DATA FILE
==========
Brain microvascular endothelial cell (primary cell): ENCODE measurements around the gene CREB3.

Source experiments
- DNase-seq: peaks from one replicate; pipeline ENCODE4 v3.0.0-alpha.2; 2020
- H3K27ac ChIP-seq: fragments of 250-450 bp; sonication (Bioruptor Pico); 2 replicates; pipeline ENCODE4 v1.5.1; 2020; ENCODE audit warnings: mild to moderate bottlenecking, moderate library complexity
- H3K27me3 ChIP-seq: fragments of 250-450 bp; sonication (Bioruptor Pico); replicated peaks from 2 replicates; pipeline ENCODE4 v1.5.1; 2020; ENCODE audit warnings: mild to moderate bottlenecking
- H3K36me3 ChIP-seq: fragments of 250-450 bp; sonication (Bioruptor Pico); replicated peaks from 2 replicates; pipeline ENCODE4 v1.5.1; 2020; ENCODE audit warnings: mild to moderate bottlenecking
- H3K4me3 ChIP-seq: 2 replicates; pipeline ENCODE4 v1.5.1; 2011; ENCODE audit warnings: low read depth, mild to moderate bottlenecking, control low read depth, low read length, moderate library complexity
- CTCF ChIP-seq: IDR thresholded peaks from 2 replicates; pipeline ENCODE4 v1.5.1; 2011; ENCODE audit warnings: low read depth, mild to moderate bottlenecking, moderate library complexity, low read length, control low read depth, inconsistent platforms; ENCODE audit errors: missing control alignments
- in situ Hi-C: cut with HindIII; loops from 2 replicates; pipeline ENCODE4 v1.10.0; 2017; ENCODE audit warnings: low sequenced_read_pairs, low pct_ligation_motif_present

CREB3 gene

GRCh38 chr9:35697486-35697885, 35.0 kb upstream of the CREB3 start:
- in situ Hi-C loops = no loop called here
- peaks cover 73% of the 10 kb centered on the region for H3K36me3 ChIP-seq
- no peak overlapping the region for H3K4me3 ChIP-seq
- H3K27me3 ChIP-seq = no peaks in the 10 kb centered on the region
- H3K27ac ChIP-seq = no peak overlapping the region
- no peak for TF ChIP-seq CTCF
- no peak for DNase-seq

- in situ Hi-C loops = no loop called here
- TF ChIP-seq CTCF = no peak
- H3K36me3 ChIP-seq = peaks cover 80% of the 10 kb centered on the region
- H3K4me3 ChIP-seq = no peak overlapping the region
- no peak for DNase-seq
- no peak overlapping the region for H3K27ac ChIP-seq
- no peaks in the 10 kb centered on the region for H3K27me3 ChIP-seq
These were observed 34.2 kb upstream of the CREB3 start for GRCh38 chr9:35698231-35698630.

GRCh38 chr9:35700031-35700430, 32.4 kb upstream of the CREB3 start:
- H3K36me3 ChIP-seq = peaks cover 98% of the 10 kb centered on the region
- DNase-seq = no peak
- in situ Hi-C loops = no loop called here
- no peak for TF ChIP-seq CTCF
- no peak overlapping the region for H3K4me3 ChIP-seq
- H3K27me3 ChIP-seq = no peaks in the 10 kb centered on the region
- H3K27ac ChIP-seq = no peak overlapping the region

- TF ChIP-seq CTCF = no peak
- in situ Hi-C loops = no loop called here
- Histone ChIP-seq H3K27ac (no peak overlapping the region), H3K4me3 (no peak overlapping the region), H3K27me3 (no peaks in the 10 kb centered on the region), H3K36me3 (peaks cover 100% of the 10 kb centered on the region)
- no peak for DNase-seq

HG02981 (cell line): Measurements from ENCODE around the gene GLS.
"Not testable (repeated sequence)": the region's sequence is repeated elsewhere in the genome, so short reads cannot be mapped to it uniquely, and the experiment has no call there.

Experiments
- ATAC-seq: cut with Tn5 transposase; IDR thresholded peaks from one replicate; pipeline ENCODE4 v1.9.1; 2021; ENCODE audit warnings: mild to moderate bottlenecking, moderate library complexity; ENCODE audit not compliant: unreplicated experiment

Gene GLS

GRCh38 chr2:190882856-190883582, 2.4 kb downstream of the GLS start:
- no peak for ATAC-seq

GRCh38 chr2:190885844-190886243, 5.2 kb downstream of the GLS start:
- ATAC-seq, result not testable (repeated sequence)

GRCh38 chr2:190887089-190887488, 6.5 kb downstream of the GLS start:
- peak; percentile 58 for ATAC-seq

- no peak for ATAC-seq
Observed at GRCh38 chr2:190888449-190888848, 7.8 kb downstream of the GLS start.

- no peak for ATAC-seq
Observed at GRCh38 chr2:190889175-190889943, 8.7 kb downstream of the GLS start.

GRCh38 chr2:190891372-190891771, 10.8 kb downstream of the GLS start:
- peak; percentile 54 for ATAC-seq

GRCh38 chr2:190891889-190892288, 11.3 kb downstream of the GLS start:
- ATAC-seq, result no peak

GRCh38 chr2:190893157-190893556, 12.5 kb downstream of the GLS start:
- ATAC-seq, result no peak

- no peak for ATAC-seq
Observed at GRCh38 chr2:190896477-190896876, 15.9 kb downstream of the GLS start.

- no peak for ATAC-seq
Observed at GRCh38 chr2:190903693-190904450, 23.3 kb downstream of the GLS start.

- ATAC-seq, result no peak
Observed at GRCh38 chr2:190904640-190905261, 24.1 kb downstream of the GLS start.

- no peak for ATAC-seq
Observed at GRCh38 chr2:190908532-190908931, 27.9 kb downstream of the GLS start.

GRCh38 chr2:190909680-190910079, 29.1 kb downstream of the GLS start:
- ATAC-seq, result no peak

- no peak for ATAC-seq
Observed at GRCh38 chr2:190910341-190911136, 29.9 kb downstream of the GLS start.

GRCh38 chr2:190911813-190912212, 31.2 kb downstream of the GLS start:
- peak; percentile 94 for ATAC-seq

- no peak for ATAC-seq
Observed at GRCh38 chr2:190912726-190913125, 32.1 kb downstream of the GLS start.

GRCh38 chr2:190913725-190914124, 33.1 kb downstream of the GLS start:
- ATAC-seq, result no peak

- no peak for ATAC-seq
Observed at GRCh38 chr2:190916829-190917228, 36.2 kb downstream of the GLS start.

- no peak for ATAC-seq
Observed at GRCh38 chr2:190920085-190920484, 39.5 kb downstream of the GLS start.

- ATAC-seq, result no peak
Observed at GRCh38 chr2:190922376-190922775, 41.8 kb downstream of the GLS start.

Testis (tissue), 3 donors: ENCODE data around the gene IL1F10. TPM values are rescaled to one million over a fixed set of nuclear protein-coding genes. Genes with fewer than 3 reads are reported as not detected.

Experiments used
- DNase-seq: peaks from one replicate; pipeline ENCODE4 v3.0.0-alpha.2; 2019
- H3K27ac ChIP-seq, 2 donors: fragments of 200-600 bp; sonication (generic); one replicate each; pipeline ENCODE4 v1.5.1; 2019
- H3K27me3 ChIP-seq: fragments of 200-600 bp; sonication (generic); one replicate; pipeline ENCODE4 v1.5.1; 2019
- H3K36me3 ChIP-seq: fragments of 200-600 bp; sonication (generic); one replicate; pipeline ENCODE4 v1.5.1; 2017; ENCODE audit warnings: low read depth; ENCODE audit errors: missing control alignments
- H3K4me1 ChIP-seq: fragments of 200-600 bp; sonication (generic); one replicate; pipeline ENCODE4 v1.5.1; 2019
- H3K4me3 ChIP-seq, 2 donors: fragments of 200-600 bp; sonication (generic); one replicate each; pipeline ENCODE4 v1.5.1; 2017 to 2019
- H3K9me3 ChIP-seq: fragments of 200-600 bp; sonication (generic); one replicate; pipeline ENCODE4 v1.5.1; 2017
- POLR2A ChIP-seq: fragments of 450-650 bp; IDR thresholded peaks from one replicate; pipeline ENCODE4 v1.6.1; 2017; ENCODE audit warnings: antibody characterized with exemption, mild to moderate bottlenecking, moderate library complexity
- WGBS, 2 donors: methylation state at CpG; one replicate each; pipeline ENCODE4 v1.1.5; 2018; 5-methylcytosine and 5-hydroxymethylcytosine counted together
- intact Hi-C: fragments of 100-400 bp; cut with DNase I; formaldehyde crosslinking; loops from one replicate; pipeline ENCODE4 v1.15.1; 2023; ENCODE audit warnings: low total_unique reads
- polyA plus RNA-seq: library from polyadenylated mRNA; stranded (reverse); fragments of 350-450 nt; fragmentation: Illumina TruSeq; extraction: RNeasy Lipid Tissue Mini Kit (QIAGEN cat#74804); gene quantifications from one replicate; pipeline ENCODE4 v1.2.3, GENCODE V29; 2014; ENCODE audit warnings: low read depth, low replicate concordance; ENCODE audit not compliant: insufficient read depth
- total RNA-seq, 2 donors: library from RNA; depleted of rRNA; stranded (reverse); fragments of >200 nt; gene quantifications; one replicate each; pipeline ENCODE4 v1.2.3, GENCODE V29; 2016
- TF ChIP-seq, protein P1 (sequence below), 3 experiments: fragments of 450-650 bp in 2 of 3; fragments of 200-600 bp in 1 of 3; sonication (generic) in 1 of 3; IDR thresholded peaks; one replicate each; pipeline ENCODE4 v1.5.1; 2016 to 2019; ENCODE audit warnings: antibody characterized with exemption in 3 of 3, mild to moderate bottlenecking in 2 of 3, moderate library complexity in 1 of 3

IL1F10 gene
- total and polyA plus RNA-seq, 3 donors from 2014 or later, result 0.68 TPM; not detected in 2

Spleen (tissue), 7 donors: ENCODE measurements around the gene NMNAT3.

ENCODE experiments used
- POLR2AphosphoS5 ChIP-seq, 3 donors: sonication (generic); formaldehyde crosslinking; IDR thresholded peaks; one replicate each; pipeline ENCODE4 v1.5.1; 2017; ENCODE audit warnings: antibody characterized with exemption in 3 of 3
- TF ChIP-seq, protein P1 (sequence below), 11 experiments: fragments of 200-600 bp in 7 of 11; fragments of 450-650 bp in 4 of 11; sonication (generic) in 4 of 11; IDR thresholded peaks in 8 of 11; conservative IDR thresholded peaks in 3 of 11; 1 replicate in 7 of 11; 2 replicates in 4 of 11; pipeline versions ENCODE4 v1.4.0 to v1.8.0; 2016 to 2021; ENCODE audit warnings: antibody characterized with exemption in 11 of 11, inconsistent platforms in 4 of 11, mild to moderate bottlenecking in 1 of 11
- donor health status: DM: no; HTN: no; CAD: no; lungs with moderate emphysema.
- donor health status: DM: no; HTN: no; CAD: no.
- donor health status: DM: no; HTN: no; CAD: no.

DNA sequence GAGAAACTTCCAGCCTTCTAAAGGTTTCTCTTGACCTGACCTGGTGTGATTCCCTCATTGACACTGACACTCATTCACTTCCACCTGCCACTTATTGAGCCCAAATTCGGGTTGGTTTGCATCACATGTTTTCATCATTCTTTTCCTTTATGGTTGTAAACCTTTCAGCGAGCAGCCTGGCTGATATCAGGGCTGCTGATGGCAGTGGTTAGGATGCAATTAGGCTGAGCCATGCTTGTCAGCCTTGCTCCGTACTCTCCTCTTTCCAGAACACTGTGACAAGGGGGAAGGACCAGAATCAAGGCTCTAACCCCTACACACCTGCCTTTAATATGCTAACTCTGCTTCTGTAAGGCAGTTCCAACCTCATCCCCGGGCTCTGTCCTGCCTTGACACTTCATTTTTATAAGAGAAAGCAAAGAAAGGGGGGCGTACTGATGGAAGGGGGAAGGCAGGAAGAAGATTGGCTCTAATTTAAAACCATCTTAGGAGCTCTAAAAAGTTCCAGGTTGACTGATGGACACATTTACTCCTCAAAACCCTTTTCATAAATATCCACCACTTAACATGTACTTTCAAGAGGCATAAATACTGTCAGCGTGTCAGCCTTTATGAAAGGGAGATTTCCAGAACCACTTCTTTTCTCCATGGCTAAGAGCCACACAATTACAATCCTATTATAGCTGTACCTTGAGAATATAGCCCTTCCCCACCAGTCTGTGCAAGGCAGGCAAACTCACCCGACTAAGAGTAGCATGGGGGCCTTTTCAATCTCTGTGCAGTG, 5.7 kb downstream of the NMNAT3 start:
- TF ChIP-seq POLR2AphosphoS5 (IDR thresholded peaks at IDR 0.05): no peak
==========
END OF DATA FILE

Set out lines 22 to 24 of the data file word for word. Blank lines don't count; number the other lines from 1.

- H3K4me3 ChIP-seq = no peak overlapping the region
- no peak for DNase-seq
- no peak overlapping the region for H3K27ac ChIP-seq